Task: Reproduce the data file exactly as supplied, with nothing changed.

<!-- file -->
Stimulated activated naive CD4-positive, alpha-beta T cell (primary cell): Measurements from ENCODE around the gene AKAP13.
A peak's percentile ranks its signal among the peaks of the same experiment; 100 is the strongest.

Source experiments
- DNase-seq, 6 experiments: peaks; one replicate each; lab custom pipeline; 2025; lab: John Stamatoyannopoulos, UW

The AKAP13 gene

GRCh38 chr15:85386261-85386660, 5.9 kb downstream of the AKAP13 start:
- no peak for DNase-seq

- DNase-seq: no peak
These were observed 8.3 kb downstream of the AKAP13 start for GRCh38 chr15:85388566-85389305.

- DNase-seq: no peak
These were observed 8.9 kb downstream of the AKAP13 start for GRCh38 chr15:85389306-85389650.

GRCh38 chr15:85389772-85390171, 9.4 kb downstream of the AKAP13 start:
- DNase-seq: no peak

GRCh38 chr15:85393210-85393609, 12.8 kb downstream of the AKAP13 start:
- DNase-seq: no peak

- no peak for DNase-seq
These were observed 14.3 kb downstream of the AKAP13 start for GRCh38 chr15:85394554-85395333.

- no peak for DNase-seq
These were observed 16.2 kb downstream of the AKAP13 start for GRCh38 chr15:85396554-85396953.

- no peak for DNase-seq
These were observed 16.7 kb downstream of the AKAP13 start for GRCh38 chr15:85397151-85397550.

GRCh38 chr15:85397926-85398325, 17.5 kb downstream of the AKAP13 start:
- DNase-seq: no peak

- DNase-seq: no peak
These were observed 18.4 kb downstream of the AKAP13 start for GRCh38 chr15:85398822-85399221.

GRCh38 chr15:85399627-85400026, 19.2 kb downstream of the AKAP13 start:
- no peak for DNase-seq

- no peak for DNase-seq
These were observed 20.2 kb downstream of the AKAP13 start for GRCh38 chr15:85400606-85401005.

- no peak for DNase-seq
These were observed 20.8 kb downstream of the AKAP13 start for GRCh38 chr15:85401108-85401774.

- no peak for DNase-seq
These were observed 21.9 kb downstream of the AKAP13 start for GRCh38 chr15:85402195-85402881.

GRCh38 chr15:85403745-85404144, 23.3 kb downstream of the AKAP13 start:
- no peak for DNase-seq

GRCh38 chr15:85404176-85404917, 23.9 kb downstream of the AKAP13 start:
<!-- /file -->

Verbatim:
Stimulated activated naive CD4-positive, alpha-beta T cell (primary cell): Measurements from ENCODE around the gene AKAP13.
A peak's percentile ranks its signal among the peaks of the same experiment; 100 is the strongest.

Source experiments
- DNase-seq, 6 experiments: peaks; one replicate each; lab custom pipeline; 2025; lab: John Stamatoyannopoulos, UW

The AKAP13 gene

GRCh38 chr15:85386261-85386660, 5.9 kb downstream of the AKAP13 start:
- no peak for DNase-seq

- DNase-seq: no peak
These were observed 8.3 kb downstream of the AKAP13 start for GRCh38 chr15:85388566-85389305.

- DNase-seq: no peak
These were observed 8.9 kb downstream of the AKAP13 start for GRCh38 chr15:85389306-85389650.

GRCh38 chr15:85389772-85390171, 9.4 kb downstream of the AKAP13 start:
- DNase-seq: no peak

GRCh38 chr15:85393210-85393609, 12.8 kb downstream of the AKAP13 start:
- DNase-seq: no peak

- no peak for DNase-seq
These were observed 14.3 kb downstream of the AKAP13 start for GRCh38 chr15:85394554-85395333.

- no peak for DNase-seq
These were observed 16.2 kb downstream of the AKAP13 start for GRCh38 chr15:85396554-85396953.

- no peak for DNase-seq
These were observed 16.7 kb downstream of the AKAP13 start for GRCh38 chr15:85397151-85397550.

GRCh38 chr15:85397926-85398325, 17.5 kb downstream of the AKAP13 start:
- DNase-seq: no peak

- DNase-seq: no peak
These were observed 18.4 kb downstream of the AKAP13 start for GRCh38 chr15:85398822-85399221.

GRCh38 chr15:85399627-85400026, 19.2 kb downstream of the AKAP13 start:
- no peak for DNase-seq

- no peak for DNase-seq
These were observed 20.2 kb downstream of the AKAP13 start for GRCh38 chr15:85400606-85401005.

- no peak for DNase-seq
These were observed 20.8 kb downstream of the AKAP13 start for GRCh38 chr15:85401108-85401774.

- no peak for DNase-seq
These were observed 21.9 kb downstream of the AKAP13 start for GRCh38 chr15:85402195-85402881.

GRCh38 chr15:85403745-85404144, 23.3 kb downstream of the AKAP13 start:
- no peak for DNase-seq

GRCh38 chr15:85404176-85404917, 23.9 kb downstream of the AKAP13 start: